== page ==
Vietnam has been engaged for years in often tense disputes with China over territory in the South China Sea, which some pundits think could one day spark an armed conflict.
Moreover, Vietnamese authorities are increasingly concerned about developments on China and Laos’ stretches of the shared Mekong River, especially as large-scale damming upstream poses existential risks to Vietnam’s riparian industries.
Droughts are becoming more common and concerns have been raised that the construction of hundreds of hydropower dams by Laos and China could ruin Vietnam’s fishing industry, as well as wreak havoc on its agriculture sector.
But Vietnam and Thailand, another historic ally of Laos, have so far failed to persuade the Vientiane government to rethink its impact on the Mekong River.
Analysts say Hanoi could soon lose all influence in Vientiane as Beijing not only becomes Laos’ most trusted partner, but also as Chinese companies formally take charge of the country’s strategic assets.
In September last year, the Vientiane government essentially handed over control of the country’s electricity grid to a Chinese company in a bid to stave off a debt default, now that China is Laos’s biggest creditor.
With Cambodia assuming the annually rotating chair of the Association of Southeast Asian Nations (ASEAN) bloc in 2022, there are also concerns that Phnom Penh could use this position to advance Beijing’s interests.
Vietnam should be particularly concerned about this scenario, especially as the regional bloc is supposed to finally agree to a Code of Conduct with Beijing relating to the South China Sea in 2022.
If Phnom Penh was to put Beijing’s interests above those of its ASEAN neighbors, especially Vietnam, it could significantly alter the dynamics of the maritime disputes.
“For Vietnam, the tripartite meetings are an important mechanism to engage its two neighbors and to maintain its traditional influence on them,” said Hiep, adding this has become increasingly important “given Beijing’s recent efforts to expand its strategic influence over these two countries at the expense of Vietnam.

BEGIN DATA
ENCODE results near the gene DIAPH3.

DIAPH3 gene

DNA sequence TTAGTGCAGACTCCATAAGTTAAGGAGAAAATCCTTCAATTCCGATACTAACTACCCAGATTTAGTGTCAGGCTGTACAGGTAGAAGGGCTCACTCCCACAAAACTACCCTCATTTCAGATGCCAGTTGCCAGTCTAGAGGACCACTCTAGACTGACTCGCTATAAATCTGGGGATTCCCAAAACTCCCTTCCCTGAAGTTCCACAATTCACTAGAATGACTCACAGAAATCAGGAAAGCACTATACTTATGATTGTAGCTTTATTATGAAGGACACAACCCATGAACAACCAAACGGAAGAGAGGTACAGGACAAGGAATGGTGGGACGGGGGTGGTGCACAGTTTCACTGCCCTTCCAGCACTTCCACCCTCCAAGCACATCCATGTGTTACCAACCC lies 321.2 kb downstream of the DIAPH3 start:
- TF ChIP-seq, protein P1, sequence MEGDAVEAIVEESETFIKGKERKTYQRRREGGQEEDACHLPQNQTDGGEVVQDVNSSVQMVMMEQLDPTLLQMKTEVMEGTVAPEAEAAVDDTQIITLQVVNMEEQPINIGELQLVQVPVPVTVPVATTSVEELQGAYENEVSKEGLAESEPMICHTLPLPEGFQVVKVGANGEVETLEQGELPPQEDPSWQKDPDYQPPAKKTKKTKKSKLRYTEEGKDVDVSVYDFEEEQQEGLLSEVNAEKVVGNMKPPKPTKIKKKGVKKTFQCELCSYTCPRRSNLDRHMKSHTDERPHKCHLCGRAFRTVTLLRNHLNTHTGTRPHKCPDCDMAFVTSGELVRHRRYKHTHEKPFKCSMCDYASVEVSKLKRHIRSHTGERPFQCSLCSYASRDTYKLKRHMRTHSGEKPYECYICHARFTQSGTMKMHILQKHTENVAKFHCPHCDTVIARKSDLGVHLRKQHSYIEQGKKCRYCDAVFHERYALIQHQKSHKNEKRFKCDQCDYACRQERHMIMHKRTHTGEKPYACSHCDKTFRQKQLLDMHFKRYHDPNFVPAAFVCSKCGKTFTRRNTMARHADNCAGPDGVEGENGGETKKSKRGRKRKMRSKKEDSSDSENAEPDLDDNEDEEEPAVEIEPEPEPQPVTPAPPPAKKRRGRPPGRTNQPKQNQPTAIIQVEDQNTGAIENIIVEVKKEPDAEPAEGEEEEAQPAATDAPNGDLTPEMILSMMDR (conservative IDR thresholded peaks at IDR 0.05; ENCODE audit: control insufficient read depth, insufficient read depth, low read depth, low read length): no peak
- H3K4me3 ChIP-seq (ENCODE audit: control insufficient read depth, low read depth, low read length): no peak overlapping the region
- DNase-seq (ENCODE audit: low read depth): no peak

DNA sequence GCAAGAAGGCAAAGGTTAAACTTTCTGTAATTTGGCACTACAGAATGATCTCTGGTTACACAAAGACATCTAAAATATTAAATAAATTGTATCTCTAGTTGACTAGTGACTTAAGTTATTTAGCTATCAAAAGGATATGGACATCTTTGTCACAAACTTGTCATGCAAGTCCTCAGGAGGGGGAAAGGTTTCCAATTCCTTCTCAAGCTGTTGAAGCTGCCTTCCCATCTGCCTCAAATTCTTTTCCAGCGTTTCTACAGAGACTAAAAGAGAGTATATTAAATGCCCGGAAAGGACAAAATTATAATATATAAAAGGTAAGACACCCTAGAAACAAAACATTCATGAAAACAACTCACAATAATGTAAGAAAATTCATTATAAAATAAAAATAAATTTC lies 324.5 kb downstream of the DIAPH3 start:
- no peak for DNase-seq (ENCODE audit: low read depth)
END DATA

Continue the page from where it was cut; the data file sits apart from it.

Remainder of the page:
“However, whether Vietnam can succeed in this effort remains to be seen. Cambodian and Lao leaders are pragmatic,” Hiep added.
According to analysts who spoke to Asia Times, Vietnam understands its limitations and doesn’t seek to pressure Cambodia and Laos into choosing sides.
Most Southeast Asian countries are now well-rehearsed in the art of geopolitical hedging, particularly by trying to play the United States and China off against one another and never taking sides in order to extract ever greater economic and political benefits from both.
In a similar fashion, Laos and Cambodia are now also hedging between their historic ally Vietnam and their new superpower partner China.
“They can work with Vietnam on certain issues to address Vietnam’s concerns while remaining open to China’s economic and diplomatic overtures to best serve their national interests,” said Hiep. “After all, the Vietnam-China competition for influence over the two countries brings them more benefits than harms.”
As for Vietnam, Thayer reckons it understands the game now being played by its historic allies. “Vietnam does not view its relations with Laos and Cambodia as a zero-sum game with China,” he said.